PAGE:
Reputation management 101: What not to do

Reputation management 101: What not to do
Kathmandu Takapuna came under fire last month when the company was discovered destroying stock and sending it to landfill. The conversation that was ignited on social media and Kathmandu's subsequent responses are a masterclass in how not to navigate the online battlefield that all retailers are now faced with.

Student journalist Nicole Barratt photographed stock that appears to have been destroyed with box cutters in late May. Four staff members from other shops on Barrys Point Rd, Takapuna, told Barratt they had witnessed Kathmandu staff "slashing sleeping bags" and "slicing through clothing" before tossing the damaged goods into landfill dumpsters.

Once the details found their way to social media, consumers started asking questions, which centered around two issues:

1. How could all of these products possibly be deemed unfit for use?

2. Why are these products going straight to the landfill instead of being recycled?

Kathmandu responded promptly with a post on its Facebook page.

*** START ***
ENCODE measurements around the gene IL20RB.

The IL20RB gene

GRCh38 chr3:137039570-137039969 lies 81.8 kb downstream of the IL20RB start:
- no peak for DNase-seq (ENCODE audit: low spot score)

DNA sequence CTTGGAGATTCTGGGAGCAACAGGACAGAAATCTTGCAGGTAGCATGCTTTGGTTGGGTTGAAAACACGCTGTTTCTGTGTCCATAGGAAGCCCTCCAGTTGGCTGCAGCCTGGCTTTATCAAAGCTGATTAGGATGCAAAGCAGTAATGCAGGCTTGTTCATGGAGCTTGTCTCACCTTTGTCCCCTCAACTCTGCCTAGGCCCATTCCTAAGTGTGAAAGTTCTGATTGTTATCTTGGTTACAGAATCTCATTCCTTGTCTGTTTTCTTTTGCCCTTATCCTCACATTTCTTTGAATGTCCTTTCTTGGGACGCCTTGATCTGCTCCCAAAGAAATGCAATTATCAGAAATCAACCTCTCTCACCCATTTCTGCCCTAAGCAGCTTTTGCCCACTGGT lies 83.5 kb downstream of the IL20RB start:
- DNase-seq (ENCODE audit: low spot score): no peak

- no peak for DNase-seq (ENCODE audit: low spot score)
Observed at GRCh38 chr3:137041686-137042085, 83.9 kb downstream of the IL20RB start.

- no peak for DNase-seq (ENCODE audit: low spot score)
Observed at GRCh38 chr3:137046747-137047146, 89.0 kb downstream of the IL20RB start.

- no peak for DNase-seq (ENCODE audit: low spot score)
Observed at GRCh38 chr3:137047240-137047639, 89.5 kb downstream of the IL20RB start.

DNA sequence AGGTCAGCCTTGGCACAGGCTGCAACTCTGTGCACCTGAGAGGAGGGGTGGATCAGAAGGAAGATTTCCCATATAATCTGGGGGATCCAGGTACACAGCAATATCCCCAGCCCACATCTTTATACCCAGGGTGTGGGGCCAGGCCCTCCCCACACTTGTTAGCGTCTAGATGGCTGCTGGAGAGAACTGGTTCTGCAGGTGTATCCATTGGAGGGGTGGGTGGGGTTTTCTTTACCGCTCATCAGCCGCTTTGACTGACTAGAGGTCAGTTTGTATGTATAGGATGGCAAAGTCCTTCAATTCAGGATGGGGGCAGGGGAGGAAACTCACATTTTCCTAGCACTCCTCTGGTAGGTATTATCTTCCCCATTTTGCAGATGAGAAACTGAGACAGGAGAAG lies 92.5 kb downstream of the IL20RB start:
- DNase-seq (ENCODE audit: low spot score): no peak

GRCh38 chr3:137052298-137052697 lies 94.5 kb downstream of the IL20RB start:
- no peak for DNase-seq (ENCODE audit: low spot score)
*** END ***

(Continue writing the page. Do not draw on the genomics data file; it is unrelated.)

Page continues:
The post emphasised Kathmandu’s environmental code of conduct, but did very little to quell the concerns of consumers. Predictably, the consumer response was that of outrage, which propelled the issue into national media and continued across Kathmandu’s social media channels for several days.

Gerry McCusker, author and reputation management expert, shed light on how Kathmandu should have responded in the context of the emotionally charged social media landscape.

McCusker observed that the company's crisis management had clearly not been reconditioned to deal with this emotional backlash.

"When emotions are running high, a factual and precise response leaves people unsatisfied,” he says.

McCusker feels Kathmandu's response sought to avoid emotion, which was typical of the old world of reputation management - before the advent of social media.

Social media is about conversations and this should encourage companies to be more empathetic, he says.

"Kathmandu has 'talked' a lot, and there is a huge amount of heat on social media," McCusker says. He says a more effective response would have included people from the company, perhaps in the form of a video foregrounding "real people with a real empathetic response” at the store in question.

"Their response was well informed, however they could have visualised it and put it in the context of a video narrative,” says McCusker.

Kathmandu followed its initial response with a more detailed and explanatory comment to its Facebook page. This attempted to more accurately answer the loudest questions coming from social media.

Despite this, the company still received many angry responses from consumers who didn't believe there was enough care taken immediately after the issue was raised.

This article originally appeared on The Register

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